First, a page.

Thursday, March 4, 1999

Maui man gets $50 fine
for harassing monk seal

By Gary Kubota


WAILUKU -- A 59-year-old Maui man has been sentenced to 100 hours of community service and fined $50 for harassment of the endangered species at the Keanae peninsula in rural east Maui on Aug. 12, 1998.

Under state law, Harry Hueu, who pleaded no contest to the charge on Tuesday, could have been sentenced to up to a year in prison and fined $1,000.

David Jordan, the Keanae resident who videotaped the harassment, said Hueu should have been fined more money.

Jordan also criticized District Judge Yoshio Shigezawa for refusing to view the videotape of the harassment before the sentencing in the courthouse in Hana.

Deputy Prosecutor Kim Fallone said she wanted to have the Shigezawa view the videotape because Hueu showed no remorse for hitting the seal.

She said she felt Hueu deserved a higher fine and more community service.

Fallone said Shigezawa scolded and warned Hueu that he would serve a jail term and a higher fine if he harassed a monk seal again.

Hueu, a retiree and also a Keanae resident, said he felt Shigezawa's sentence was too harsh and the judge didn't listen enough to his side of the story.

"It got me real mad, like justice wasn't done," Hueu said. "The problem is not solved there."

Hueu said he didn't intend to hurt the seal but threw a coconut husk, not a whole coconut, at the seal to find out if it was alive.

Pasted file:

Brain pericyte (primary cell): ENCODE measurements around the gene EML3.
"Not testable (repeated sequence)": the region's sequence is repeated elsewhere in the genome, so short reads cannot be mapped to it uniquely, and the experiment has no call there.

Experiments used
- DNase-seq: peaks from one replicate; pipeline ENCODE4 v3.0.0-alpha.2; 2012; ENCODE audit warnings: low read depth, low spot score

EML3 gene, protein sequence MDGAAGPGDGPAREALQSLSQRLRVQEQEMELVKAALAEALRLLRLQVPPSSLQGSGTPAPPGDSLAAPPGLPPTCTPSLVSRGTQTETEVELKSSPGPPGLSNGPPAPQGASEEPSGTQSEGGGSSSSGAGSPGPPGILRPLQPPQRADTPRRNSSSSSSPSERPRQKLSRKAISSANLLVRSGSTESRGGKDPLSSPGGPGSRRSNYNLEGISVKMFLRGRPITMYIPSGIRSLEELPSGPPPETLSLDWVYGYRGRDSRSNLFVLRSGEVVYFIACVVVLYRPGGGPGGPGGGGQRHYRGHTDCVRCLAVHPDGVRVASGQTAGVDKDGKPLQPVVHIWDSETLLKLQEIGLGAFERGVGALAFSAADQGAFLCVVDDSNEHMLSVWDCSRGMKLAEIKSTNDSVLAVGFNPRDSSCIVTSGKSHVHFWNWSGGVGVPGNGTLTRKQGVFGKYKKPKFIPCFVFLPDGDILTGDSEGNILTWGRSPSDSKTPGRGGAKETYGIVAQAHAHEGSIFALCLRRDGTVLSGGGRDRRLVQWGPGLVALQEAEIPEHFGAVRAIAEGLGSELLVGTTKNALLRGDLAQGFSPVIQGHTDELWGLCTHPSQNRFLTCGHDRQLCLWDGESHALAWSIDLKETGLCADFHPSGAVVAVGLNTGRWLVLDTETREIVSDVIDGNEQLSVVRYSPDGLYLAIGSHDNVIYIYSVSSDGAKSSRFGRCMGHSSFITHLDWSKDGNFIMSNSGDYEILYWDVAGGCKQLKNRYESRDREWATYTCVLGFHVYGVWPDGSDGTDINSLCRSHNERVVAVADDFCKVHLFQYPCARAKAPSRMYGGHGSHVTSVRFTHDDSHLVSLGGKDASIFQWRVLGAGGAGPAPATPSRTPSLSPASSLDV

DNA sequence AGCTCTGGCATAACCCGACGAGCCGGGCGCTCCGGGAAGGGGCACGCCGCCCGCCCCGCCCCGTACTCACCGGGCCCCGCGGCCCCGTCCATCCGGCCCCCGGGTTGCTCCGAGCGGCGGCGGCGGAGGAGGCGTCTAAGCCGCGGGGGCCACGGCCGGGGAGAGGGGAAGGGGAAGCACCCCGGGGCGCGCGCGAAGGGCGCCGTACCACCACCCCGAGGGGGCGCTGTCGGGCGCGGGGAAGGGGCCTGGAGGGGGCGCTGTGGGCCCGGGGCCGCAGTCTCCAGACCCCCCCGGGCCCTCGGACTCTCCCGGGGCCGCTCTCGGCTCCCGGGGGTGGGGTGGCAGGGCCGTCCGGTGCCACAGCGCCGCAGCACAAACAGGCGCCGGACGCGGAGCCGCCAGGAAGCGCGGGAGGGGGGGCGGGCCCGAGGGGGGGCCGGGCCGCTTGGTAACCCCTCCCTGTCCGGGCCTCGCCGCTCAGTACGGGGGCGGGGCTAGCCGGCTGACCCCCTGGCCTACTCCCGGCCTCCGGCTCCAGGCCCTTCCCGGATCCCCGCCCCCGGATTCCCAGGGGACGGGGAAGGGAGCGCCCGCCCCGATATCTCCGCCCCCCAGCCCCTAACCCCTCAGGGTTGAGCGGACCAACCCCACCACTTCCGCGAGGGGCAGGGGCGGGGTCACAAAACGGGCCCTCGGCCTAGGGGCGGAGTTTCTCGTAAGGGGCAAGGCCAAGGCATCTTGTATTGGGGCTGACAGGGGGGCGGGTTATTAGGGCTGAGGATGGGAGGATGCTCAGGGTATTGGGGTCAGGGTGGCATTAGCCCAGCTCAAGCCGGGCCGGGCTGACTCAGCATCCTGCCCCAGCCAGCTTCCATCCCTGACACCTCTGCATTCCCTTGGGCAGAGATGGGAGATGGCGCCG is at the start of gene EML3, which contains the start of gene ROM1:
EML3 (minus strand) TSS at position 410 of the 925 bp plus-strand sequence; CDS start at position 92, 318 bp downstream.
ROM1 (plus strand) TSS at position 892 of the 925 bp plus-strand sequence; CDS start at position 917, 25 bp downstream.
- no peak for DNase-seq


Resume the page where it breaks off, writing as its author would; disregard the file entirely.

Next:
Hueu said young children, including his nephews, were playing on the beach and he feared for their safety.

Hueu said the seal who had been in Keanae since June appeared to be near death and its skin had turned white.

He said he didn't know at the time that seals turn white after molting.

Fallone and Jordon dispute Hueu's story.

They say Hueu was about five feet from the seal when he tossed a coconut.

Fallone said the sentencing without jail time was fairly typical for a first-offense misdemeanor.

The seal was a 1-year-old female born off Kaupo and the first-known monk seal pup born on Maui, the National Marine Fisheries Service said.

There are about 1,300 monk seals in the world, all living in Hawaiian waters.

Shigezawa was unavailable for comment.

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